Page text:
III. Observations tending to frowe, by finanomena and scrifiture, the eristence of an orb, which surrounds the whole visible, material system ; and which may be necessary to fireserve it from the ruin, to which, without such a counterbalance, it seems liable by that universal firinciple in matter, gravitation. By James Bowdoin, Esq. President of the American Academy of Arts and Sciences. In this Memoir is adduced the evidence, on which the author depends to support his hypothesis of an all-surrounding orb. “The evidence is—phoenomena and scripture. “The phoenomena are—the luminous girdle in the blue expanse, called the Milky Way ; other luminous appearances in it; and the expanse itself.” ... With respect to the Milky Way, objection is made to the opinion, that its appearance is occasioned by the blended light of stars; and it is observed, “the phoenomenon strikes us, as it may be supposed, such a luminous girdle would strike, if its light were reflected from the concave surface of a far distant orb; to which, on the hypothesis assumed, it had been proPelled from the numerous systems which the orb enfolds.” o o Quotations are given from Ferguson and Smith, containing some observations on the milky way, and descriptions of some whitish spots or luminous appearances in the heavens. And it is observed, “From these phoenomena it seems not improbable, that the Milky Way, and those lucid spots, are parts of a concave body or orb, of the same nature with some of the other heavenly bodies; and whose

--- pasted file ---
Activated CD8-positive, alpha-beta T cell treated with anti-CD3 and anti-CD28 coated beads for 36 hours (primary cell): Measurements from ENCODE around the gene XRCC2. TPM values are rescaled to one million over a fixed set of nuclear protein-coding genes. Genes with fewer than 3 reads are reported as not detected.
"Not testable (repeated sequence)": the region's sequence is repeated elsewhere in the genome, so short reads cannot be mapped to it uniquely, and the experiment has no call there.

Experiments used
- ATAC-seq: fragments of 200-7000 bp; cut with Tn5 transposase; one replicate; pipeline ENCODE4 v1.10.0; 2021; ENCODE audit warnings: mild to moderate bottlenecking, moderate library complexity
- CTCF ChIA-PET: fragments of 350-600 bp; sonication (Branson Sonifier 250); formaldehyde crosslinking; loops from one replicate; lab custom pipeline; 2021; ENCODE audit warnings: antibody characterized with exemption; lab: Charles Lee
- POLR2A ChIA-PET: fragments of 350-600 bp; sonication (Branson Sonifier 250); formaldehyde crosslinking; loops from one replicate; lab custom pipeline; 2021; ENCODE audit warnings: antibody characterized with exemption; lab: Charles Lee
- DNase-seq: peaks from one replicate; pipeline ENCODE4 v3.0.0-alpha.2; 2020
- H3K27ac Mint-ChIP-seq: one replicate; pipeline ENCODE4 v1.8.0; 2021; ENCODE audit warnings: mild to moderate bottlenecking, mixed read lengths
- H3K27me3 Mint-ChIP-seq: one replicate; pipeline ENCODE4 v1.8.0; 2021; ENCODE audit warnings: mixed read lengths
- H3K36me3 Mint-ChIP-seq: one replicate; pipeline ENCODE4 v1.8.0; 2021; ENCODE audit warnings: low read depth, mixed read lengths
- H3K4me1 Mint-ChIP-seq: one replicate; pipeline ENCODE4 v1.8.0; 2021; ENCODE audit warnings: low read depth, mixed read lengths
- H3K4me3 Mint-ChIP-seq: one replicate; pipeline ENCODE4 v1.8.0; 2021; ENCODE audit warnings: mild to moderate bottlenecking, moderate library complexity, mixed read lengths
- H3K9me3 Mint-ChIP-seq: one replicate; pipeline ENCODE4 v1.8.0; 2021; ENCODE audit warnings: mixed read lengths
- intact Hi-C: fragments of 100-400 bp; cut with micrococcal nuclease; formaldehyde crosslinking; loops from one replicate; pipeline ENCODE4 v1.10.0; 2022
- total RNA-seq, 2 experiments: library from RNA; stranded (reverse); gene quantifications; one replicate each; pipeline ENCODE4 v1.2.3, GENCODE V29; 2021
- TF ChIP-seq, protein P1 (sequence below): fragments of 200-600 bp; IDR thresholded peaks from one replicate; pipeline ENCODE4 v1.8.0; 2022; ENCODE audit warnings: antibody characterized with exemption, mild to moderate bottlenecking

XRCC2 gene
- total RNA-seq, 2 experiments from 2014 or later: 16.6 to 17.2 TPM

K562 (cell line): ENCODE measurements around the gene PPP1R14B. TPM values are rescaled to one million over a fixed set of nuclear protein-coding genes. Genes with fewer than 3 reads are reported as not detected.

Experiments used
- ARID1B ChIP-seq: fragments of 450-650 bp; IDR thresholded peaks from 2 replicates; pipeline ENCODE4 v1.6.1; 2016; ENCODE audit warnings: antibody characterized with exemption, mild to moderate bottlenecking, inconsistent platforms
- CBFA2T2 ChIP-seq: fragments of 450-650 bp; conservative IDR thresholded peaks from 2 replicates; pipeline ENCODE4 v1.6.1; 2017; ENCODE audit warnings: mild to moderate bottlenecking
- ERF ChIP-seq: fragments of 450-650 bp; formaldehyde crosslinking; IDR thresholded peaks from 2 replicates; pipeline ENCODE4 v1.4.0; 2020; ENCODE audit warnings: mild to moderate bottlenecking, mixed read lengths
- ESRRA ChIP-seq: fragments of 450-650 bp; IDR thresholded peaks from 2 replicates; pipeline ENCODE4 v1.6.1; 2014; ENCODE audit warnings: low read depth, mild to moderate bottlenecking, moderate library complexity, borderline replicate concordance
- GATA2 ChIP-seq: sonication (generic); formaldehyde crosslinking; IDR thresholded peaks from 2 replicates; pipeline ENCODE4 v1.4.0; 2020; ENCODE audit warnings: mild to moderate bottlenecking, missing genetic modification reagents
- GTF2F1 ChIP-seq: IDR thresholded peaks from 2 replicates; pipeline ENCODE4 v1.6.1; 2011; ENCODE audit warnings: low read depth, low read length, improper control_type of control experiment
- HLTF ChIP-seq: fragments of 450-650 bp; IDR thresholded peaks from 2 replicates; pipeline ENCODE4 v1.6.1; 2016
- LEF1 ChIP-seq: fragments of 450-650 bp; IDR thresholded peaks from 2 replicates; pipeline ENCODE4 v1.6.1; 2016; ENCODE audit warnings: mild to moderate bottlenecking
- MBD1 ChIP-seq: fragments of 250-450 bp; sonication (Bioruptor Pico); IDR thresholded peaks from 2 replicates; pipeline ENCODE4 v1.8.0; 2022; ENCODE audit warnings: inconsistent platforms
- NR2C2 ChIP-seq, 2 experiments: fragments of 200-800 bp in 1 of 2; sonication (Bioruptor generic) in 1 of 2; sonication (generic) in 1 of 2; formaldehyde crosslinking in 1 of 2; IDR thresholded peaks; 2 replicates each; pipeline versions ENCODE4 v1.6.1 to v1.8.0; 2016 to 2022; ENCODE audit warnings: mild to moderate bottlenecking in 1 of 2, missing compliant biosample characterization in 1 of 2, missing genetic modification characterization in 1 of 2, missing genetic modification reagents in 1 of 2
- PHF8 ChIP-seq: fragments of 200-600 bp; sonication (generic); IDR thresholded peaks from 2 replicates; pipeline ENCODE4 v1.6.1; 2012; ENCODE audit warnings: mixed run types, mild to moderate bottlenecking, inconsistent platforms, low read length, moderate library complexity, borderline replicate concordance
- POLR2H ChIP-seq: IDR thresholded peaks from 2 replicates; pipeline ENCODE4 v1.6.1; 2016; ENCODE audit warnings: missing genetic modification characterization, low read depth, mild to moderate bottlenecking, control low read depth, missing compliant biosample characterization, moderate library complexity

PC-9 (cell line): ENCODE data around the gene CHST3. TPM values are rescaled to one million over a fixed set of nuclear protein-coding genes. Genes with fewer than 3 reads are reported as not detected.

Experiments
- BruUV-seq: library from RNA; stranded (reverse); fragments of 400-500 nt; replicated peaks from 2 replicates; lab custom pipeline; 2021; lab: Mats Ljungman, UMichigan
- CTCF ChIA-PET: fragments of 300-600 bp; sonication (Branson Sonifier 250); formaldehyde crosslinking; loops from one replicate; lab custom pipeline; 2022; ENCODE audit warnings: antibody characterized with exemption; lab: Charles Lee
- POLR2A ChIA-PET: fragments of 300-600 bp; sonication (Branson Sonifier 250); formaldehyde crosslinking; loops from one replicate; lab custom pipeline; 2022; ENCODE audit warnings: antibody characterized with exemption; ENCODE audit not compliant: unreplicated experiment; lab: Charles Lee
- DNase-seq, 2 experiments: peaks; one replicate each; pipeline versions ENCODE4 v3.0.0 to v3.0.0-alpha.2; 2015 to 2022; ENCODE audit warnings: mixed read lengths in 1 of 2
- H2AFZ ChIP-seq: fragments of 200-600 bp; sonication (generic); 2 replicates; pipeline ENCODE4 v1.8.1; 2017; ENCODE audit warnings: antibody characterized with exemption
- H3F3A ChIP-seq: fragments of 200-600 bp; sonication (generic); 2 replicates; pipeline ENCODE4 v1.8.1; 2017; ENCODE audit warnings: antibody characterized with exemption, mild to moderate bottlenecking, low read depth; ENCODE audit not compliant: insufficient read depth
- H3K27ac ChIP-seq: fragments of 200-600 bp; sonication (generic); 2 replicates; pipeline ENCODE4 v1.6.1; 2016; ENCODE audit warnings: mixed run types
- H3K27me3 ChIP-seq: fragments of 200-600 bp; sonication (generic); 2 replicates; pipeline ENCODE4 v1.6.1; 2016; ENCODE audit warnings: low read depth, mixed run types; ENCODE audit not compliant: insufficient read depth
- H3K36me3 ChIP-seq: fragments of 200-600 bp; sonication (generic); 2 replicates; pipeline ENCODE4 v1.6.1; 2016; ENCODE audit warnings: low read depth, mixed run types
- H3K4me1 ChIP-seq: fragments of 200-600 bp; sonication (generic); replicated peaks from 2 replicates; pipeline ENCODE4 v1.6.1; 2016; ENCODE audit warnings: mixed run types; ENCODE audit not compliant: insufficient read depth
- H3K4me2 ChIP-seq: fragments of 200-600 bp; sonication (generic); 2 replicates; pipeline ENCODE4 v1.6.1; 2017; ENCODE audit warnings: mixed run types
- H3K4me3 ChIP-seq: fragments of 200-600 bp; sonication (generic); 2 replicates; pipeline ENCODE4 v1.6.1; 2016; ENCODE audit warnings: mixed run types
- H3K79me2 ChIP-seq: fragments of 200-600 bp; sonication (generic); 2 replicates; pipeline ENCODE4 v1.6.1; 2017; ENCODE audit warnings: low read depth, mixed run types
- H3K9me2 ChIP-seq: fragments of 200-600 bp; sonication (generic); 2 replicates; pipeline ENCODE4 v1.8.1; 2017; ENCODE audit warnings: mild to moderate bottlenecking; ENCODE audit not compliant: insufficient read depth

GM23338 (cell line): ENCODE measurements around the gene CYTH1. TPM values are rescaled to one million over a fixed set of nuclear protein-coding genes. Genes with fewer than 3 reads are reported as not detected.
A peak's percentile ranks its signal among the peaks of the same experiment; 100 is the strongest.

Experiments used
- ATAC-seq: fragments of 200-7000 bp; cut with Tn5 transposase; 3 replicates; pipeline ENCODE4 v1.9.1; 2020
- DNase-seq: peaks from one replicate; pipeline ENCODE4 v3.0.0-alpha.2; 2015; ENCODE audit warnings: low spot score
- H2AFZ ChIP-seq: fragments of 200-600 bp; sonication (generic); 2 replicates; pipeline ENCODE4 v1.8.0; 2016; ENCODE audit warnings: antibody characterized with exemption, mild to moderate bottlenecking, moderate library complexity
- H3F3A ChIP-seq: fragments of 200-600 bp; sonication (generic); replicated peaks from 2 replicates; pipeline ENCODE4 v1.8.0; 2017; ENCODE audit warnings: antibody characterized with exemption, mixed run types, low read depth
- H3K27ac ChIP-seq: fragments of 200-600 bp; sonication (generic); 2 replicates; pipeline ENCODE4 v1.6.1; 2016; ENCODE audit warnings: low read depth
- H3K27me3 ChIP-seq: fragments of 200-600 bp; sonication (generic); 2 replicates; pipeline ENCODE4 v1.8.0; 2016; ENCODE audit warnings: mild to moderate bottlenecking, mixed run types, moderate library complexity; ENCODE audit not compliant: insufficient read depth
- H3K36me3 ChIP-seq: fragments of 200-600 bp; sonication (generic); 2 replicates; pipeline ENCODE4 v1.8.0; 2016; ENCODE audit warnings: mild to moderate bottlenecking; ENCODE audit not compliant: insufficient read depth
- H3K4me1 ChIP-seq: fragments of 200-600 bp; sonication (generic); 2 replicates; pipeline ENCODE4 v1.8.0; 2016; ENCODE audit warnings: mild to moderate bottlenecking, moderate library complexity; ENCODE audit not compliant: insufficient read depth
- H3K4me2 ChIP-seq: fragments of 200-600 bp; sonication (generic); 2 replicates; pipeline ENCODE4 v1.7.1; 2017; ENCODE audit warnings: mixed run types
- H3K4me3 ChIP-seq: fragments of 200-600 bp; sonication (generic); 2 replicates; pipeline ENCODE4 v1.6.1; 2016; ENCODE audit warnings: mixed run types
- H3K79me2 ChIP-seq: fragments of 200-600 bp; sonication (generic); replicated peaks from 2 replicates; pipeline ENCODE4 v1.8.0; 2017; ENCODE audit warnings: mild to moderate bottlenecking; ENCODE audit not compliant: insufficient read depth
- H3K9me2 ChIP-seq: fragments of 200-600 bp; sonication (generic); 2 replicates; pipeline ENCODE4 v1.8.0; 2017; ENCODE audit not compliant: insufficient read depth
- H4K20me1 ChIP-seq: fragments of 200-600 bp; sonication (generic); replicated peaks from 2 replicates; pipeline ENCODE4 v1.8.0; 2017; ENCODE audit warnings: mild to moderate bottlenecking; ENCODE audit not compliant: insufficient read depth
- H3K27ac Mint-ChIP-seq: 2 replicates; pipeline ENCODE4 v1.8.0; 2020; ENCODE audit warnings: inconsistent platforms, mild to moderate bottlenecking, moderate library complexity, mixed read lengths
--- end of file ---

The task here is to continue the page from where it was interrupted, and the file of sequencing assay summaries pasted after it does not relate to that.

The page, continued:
light transmitted to us, exhibits those phoenomena, according to the laws and circumstances, which regulate it.” Sir Isaac Newton's explanation of “ the blue concave expanse, which surrounds, and appears to limit visible nature,” is considered as unsatisfactory. The opinion rehatively to this phenomenon, entertained by this author, and his ground for supporting it, may be seen in the following extract. “Nature is simple and uniform: in its operations. From the same cause follow like effects; and these indicate the same cause. Bodies of every kind, through the medium of light, produce their respective phoenomena, and these demonstrate the reality of those bodies. “From these principles we infer the reality of those terrestrial bo. dies, which, by reason of their situation and distance, can only be the objects of sight: and from the same principles we also infer the reality of the heavenly bodies, the planets, and fixed stars. If this, last inference be just, is it not equally just to infer, from the same principles, the reality of the blue circumambient expanse : that is, that it is a real concave body, encompassing all visible nature ?” After the statement of such evidence in favour of an orb surrounding the visible universe, as seems to him to be deducible from natural phoenomena, farther light is sought in the sacred scriptures. His own words express his sentiments on the propriety of recurring to this source of information. “In regard to the subject in hand, there seems to be a happy coincidence between phoenomena and scripture ; and therefore in further evidence of such an orb, and in evidence of several other orbs similar, and concentrick to it,

« PreviousContinue »